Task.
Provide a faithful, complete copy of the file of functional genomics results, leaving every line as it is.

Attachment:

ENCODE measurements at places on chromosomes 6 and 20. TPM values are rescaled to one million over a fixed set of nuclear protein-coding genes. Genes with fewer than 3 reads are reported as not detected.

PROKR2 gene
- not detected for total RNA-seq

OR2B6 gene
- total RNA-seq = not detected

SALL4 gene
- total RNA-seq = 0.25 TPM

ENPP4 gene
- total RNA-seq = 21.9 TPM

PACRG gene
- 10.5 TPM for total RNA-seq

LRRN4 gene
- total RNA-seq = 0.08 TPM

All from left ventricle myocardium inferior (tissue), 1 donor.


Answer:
ENCODE measurements at places on chromosomes 6 and 20. TPM values are rescaled to one million over a fixed set of nuclear protein-coding genes. Genes with fewer than 3 reads are reported as not detected.

PROKR2 gene
- not detected for total RNA-seq

OR2B6 gene
- total RNA-seq = not detected

SALL4 gene
- total RNA-seq = 0.25 TPM

ENPP4 gene
- total RNA-seq = 21.9 TPM

PACRG gene
- 10.5 TPM for total RNA-seq

LRRN4 gene
- total RNA-seq = 0.08 TPM

All from left ventricle myocardium inferior (tissue), 1 donor.